• Fundamental Neuroscience (30 credits)

      The module is designed to provide you with a sound knowledge and understanding of key concepts and theories related to the anatomy and physiology of the nervous system.

    • Preparing for Academic Success (15 credits)

      This module aims to equip you with skills and knowledge about psychology, and the University, that contribute to academic success. The module also aims to help you to develop plans for their future development within and beyond your programme of study. The process of being a student can be difficult and confusing. The educational institution and the academic discipline both have many assumptions and processes that can be hard to uncover and understand without some guidance. This module will explain how relevant aspects of Psychology and Middlesex University work, so that you can gain the maximum benefit from your studies. It will also show you how you can apply psychological knowledge to your own development as an individual and learner, and stimulate preparations for a future career.

    • Psychological Statistics (15 credits)

      Module aims: to introduce you to statistical analysis as they are employed in psychological research. You will gain experience in a range of quantitative analytic techniques and learn to use relevant software. You will also be required to engage in extensive hands-on computer use in order to develop skills in data collection, input and analysis, using statistical software.

    • Research Methods & Design in Psychology (30 credits)

      The module aims to introduce you to the principles and practice of quantitative and qualitative psychological research. You will develop skills in searching literature and generating hypotheses with a sound rationale, understand the principles of research design and data collection, and will be able to interpret findings and critically assess research output in psychology. You will also be provided with opportunities to develop skills in the dissemination of research results with the conventions, styles and critical approach of academic work.

  • Year 2 - Compulsory

    • Research Methods & Ethics in Psychology (30 credits)

      The module enables you to understand and evaluate psychological research and to understand how research design relates to research questions. It provides you with skills in a variety of statistical analyses and enables you to conduct ethical psychological research utilising quantitative and qualitative methods. It provides the foundation for interpretation and critical discussion of published psychological research.

    • Applied Clinical Neurophysiology (30 credits)

      This module aims provide you with a solid foundation in neurophysiological recording systems, theory and practice of electroencephalography (EEG) and visual evoked potentials (VEP).

    • Social, Personality and Developmental Psychology (30 credits)

      This BPS core module aims to develop the depth and breadth of students’ understanding of primary and contemporary theory and research in three essential areas: social psychology, developmental psychology and individual differences. The subject matter is introduced and investigated through topic-focused lectures, research workshops and collaborative investigations. A focus on developmental psychology will see you study the biological, social, emotional and cognitive processes and changes of infancy and childhood as these are the periods during an individual's lifespan when the most change occurs. In social psychology, interpersonal and intergroup processes will be studied and applied to everyday life with the objective of developing students’ understanding of human sociality. Throughout the module, several aspects of psychological approaches to understanding individual differences will be considered such as humanistic theories of development and social learning theory.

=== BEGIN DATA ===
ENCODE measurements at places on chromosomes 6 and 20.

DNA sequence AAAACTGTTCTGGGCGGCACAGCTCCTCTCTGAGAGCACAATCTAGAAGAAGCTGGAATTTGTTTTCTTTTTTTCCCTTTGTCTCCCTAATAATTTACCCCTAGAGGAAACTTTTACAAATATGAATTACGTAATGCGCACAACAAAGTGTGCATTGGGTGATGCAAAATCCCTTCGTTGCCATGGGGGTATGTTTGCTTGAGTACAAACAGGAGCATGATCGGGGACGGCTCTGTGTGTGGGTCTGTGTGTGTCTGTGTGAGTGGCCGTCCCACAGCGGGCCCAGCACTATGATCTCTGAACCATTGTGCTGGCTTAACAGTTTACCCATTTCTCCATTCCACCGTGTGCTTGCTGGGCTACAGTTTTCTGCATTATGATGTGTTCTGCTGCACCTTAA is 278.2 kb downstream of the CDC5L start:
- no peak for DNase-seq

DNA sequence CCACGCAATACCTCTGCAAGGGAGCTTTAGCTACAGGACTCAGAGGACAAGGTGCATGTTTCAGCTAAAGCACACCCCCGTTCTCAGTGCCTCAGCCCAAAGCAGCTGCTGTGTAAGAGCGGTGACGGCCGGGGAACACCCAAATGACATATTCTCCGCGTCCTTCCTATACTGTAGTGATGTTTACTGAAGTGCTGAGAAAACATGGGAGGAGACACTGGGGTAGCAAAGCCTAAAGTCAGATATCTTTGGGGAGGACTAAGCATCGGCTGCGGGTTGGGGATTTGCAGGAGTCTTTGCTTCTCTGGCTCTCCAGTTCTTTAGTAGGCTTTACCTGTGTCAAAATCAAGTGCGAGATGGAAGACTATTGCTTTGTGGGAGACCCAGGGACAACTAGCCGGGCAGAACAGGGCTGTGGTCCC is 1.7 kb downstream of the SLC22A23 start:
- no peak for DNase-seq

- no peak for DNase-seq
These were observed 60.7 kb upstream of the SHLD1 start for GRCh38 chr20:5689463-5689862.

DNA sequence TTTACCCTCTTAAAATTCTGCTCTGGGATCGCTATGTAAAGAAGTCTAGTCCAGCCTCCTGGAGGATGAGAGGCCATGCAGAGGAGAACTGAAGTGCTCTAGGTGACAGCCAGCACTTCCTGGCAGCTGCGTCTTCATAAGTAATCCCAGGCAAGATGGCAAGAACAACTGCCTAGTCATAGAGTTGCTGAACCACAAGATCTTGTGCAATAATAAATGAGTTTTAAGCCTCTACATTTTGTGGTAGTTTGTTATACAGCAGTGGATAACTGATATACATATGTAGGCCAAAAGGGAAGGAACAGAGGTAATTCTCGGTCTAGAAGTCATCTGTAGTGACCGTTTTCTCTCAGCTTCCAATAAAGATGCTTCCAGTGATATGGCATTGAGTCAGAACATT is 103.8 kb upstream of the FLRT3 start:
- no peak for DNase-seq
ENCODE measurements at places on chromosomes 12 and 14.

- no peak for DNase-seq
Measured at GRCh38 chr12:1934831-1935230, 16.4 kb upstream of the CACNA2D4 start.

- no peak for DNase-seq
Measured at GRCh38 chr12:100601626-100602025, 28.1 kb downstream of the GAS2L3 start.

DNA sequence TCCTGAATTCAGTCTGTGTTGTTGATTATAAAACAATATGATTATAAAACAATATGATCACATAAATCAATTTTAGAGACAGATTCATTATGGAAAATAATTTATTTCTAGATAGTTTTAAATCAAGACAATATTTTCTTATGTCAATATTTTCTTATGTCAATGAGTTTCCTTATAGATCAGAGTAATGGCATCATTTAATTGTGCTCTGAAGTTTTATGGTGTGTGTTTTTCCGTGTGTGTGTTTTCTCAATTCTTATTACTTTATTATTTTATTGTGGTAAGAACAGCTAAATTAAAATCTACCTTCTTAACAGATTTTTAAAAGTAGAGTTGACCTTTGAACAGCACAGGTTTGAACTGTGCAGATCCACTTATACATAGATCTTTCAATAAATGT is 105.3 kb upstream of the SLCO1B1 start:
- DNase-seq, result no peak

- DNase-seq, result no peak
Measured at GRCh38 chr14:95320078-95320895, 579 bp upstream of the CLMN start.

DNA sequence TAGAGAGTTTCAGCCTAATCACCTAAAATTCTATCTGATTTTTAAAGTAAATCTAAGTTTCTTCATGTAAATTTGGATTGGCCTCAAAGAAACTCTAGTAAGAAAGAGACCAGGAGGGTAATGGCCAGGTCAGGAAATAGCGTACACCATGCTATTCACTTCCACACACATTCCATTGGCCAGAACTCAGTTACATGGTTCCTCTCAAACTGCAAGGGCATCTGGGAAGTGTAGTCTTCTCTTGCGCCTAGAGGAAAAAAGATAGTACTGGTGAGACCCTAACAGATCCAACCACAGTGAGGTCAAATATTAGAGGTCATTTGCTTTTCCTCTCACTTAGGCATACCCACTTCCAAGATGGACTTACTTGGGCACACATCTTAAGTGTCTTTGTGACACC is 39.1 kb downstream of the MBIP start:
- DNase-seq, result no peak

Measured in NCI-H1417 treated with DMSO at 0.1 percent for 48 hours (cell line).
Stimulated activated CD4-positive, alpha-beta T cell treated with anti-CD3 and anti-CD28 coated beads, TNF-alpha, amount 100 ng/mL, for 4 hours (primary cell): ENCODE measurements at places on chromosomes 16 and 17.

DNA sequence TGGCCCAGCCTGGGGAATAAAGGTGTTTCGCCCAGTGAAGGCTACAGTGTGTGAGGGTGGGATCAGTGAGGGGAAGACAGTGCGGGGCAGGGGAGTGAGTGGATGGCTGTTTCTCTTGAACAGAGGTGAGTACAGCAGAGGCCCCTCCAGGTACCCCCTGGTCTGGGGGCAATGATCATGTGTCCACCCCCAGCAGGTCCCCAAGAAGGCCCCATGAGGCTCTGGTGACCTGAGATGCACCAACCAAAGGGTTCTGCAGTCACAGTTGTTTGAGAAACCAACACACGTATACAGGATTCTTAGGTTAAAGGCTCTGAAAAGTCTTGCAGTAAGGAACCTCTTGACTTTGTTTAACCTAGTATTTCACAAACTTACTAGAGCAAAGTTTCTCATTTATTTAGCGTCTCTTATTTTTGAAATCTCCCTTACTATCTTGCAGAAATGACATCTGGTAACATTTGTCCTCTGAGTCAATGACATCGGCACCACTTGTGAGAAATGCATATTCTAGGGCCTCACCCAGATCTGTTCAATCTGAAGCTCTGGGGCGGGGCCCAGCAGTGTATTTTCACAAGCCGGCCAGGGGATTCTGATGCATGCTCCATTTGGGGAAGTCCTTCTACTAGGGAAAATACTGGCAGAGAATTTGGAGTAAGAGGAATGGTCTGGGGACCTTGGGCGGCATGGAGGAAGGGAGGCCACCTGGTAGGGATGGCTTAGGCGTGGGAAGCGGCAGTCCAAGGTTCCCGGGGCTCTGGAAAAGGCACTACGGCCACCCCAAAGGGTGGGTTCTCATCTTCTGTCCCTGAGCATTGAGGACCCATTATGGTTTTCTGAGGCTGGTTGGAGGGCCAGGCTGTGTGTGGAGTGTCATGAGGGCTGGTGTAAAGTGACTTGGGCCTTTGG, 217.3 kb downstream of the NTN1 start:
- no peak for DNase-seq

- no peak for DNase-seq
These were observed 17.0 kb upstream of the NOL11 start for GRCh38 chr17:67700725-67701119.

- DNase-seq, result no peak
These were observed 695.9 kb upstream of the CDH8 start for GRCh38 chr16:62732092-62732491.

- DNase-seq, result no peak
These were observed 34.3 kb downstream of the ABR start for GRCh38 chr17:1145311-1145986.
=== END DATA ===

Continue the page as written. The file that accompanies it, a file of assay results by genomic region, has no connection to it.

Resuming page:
• Brain, Body and Mind (30 credits)

      This BPS core module aims to give you an overview of biological and cognitive psychology as well as an introduction to the biological basis of heritable traits. The anatomy and physiology of the nervous system is considered; attention is focused on aspects of behaviour that have a clear biological component with an emphasis on individual differences in biology. Through a series of psychophysiology lab sessions you will investigate specific central and peripheral nervous system variables and their relation to behaviour and individual differences. The cognitivist approach to psychology will be outlined and key theories relating to major cognitive faculties explored. Both cognitive and biological approaches will explore pathology and neuropsychological case studies. You will also be given an overview of individual variability with respect to biological processes and cognitive mechanisms, along with an introduction to personality psychology and how this relates to biopsychology and cognitive science.

  • Year 3 - Compulsory (Students must complete a total of 120 credits in the final year)

    • Neuropsychology: The Healthy Brain and What Can Go Wrong With It (15 credits)

      This module aims to introduce you to the history, principles and methods of neuropsychology with a particular emphasis on case studies. It will introduce the causes and symptoms of major neuropsychological disorders of language, vision, memory, emotion, personality, olfaction and development, and the theories accounting for each. The extent to which case studies (in combination with data from brain imaging) inform us about the functioning of the healthy brain in these cognitive functions will be demonstrated. You will be encouraged to develop skills of critical thinking, writing and discussion.